Sean Curtin, an assistant at Mendham Golf and Tennis Club, has been selected as the Assistant Spotlight for July. Curtin has competed in eight assistant events this season and finished second at Preakness Valley with a 1-under 69 last month. The 31-year-old is in his third season at Mendham and serves as a class B-8.
Since becoming a member of the golf staff at Mendham, Curtin has developed the game of golfers and tennis players, learning new techniques on how to teach beginners and experienced players.
“A lot of our members play a lot of golf, and it provides a tightly knit community, so I get a lot of teaching experience,” Curtin said. “I had never really had much teaching experience other than helping friends pick up the game. I’ve gotten an opportunity to teach a lot of different types of golfers.”
“I do get the Monday off, so it gives me the opportunity to play,” he added.
Curtin serves under the wing of Joe Kelly, PGA Head Professional at Mendham, who has helped him grow in his golf profession.
“Spending a lot of more time with him has opened my mind of what it takes to be successful in this business and all of his experience and road to where he is now,” Curtin said. “He sets a good example of what it takes to please a membership, and I think that I can carry that anywhere.”
Curtin added that the most rewarding part of his work is seeing how smooth club championships flow throughout the season.
“Seeing everyone have a good time is what I enjoy the most, even though there’s hard work along the way,” Curtin said. “Trying to feel what people want, when they want it and what it takes to make people happy is valuable to enjoying this profession.”
Q and A with Curtin details his goals as he works towards becoming a PGA Member and what he aspires to be as he heads down the road of this profession.
Why did you want to choose to become a golf professional?
Were you an active amateur golfer?
- I had grown up playing golf with my father since I was very young. After working at golf courses in high school and college, as well as going through the amateur, college golf and caddie gamut, it was all I had known.
How did you and Joe Kelly first meet?
- My amateur career is slightly more to highlight than my professional career. I was very active, especially from the ages of 18-22. I had developed from a junior golfer into a reasonably competitive collegiate golfer. At first, I had achieved more success in match play events at the Westchester and Met Amateurs. I eventually molded my play in such a way that suited stroke play more consistently, which resulted in two collegiate wins in multi-round tournaments.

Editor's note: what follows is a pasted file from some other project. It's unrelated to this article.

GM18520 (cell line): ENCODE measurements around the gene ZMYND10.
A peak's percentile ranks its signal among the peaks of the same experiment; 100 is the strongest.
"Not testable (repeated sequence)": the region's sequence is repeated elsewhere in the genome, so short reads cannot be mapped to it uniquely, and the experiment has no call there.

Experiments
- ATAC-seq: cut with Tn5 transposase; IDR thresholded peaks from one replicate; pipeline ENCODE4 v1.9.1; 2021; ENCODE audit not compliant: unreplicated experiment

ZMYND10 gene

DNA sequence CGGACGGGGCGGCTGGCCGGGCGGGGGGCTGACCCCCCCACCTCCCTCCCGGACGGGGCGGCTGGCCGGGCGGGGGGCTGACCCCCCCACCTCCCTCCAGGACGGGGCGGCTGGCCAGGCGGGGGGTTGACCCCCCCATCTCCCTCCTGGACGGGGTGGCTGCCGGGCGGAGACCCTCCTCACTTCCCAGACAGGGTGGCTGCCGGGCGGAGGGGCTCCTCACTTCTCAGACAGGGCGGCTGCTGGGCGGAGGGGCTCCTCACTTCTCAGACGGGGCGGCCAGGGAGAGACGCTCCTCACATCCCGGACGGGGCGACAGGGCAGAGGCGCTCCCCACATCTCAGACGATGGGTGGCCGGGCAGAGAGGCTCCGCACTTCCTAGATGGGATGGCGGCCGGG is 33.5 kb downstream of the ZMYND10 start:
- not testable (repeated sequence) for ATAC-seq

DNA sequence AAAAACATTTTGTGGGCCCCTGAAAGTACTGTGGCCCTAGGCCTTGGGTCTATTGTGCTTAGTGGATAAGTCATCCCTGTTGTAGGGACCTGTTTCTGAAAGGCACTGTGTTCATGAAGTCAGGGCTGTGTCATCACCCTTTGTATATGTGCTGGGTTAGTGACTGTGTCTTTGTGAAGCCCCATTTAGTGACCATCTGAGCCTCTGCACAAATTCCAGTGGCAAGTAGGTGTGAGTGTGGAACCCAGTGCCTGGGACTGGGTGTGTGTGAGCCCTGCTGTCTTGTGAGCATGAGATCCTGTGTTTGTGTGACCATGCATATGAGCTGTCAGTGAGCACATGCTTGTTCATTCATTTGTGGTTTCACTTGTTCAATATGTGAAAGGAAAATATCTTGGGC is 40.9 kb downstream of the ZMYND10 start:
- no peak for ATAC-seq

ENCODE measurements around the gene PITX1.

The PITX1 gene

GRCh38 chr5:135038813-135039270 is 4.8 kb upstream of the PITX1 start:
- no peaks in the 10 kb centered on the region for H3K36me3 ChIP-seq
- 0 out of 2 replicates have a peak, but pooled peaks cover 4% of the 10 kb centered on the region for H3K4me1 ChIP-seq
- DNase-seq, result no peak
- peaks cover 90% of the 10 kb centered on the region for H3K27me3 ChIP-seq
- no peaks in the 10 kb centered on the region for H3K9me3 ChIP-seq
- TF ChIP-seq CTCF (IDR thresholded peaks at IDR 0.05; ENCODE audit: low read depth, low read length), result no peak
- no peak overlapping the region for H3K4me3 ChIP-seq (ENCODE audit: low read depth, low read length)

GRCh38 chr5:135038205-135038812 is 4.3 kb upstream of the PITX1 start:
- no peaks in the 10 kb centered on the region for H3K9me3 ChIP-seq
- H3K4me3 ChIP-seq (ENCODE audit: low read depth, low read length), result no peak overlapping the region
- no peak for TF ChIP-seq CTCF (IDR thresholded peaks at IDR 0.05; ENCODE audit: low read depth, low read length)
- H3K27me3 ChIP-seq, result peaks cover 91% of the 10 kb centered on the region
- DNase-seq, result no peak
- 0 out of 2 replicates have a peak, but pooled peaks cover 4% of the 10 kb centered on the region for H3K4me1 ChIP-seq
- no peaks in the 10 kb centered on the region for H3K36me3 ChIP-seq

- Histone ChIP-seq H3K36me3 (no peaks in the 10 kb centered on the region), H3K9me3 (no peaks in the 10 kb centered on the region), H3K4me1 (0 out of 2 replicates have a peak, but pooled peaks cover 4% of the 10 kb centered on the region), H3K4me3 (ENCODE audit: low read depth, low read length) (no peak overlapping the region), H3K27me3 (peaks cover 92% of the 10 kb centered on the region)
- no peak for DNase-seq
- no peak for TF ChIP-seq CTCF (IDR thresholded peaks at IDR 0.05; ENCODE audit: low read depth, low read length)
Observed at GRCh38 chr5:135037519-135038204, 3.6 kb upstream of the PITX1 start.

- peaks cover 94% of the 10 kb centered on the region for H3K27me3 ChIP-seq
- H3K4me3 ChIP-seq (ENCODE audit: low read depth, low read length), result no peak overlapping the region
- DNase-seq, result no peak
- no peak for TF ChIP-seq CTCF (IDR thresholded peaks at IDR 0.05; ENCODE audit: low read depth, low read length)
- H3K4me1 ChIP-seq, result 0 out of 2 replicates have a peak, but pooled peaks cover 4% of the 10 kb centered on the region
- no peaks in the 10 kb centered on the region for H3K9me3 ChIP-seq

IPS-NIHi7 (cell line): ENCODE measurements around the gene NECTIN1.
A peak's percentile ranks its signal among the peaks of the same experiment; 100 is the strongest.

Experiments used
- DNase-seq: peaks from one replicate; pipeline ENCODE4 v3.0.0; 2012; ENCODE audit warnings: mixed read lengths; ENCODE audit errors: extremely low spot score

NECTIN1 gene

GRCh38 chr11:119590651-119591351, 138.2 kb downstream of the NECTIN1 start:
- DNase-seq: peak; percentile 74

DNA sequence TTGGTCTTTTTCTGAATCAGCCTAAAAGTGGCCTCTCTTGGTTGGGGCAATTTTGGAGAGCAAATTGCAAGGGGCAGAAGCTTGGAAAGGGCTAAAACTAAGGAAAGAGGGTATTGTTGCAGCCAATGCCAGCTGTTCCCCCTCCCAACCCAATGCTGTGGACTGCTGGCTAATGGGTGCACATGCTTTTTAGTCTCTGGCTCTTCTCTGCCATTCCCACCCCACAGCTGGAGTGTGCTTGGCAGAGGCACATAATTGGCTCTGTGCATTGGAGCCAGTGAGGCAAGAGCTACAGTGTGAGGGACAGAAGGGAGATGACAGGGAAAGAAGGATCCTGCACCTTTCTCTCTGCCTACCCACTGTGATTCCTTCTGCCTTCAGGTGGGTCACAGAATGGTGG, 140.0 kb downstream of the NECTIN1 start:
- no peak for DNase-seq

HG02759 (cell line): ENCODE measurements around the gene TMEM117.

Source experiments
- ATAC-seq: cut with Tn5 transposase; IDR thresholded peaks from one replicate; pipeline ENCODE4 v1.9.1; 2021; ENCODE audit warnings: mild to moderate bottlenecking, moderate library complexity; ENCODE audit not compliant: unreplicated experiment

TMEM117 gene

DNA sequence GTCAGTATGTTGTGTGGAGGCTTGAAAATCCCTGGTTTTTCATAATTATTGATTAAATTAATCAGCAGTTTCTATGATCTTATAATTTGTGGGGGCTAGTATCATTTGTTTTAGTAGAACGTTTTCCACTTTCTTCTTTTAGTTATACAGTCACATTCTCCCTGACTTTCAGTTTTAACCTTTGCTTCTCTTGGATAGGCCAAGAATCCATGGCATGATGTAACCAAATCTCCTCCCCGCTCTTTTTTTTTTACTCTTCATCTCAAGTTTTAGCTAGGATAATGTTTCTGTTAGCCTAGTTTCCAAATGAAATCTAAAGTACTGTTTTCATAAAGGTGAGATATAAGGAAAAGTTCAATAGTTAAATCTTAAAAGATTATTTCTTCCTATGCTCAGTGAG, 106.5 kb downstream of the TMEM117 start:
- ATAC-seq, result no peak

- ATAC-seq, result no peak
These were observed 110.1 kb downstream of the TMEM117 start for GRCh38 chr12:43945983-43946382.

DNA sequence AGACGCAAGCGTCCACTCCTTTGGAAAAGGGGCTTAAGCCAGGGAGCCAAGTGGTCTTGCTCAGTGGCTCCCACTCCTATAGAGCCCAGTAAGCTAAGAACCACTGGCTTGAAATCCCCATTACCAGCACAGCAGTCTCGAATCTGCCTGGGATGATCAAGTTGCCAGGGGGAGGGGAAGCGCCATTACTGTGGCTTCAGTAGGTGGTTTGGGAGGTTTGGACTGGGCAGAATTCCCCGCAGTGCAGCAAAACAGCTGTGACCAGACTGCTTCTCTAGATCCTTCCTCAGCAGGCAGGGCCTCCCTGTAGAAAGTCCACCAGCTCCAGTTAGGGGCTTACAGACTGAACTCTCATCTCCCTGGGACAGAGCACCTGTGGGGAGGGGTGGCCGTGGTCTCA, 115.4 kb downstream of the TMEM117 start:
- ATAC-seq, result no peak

What’s the biggest different now that you have experience in your third year at Mendham?
- Long story short: Joe and I aren’t sure. I had been involved in a couple of golf related trips with a long time mutual friend of ours, and we cannot figure which to be the first. I do remember playing golf with Joe at Seaview and that seems to be my oldest memory. I was still an amateur and this was before I began at Mendham.
What has been the biggest lesson you learned in your first year at Mendham?
- With more responsibility as my time has progressed at Mendham, there is a big difference. The clubs I had worked at before had different operations at its core. With two years of experience, I have a better understanding of what is expected on a daily basis, and more importantly, how to please the membership. With some staff turnover this year as well, I feel responsible for setting an example to the newer members of our staff.
On average, how many lessons do you give per week?
- My biggest lesson in my first year is to consistently bring a positive attitude. Throughout the season, it is easy to find yourself a little burnt out. If you let that slip too far into your mindset and attitude, it will not only affect your performance, but eat away at the quality of the product that you are providing to your members. This goes a long way, and people notice.
What do you enjoy doing outside of golf?
- I give about seven lessons per week. The biggest challenge, with which I have improved drastically, is structuring lessons in a way that makes it easier to close them and give your student a sense of what his or her next move should be, and when they should be coming back. Without confidently and clearly laying out a simple foundation, it is hard leave them leaving feeling as if they are on a journey to getting better.
What is your status working towards Class A PGA Membership and what have you learned in that process?
- I enjoy watching sports, playing cards, and exercising...sometimes. I try to visit my parents in New York from time to time, and if I can I make it to the beach once or twice in the summer months, it’s an accomplishment. I did get to make a cross country trip with a friend last December, which was something I always wanted to do. We did not make it past Las Vegas, though.
What type of golf professional are you leaning towards?
- I am currently in Level 1. I have learned more about the respect that should be given to those that have been elected more than anything. Working in this business and managing your time so that you can slowly work your way through the steps is much easier said than done.
Where do you hope to have accomplished in five years?
- I am unsure of what type of golf professional I am working toward. That idea evolves as time passes. I always imagined myself as more of a Director of Instruction, but the verdict is still out.
- Wherever I am, I hope I am happy, and that I have people around me that support what I am doing. In terms of being a golf professional, in five years I hope to be elected into the PGA, and have the privilege of working as an AP 1 or HP. Fortunately, people like Joe Kelly have been put into place in my life, so If I listen I should be in a good place.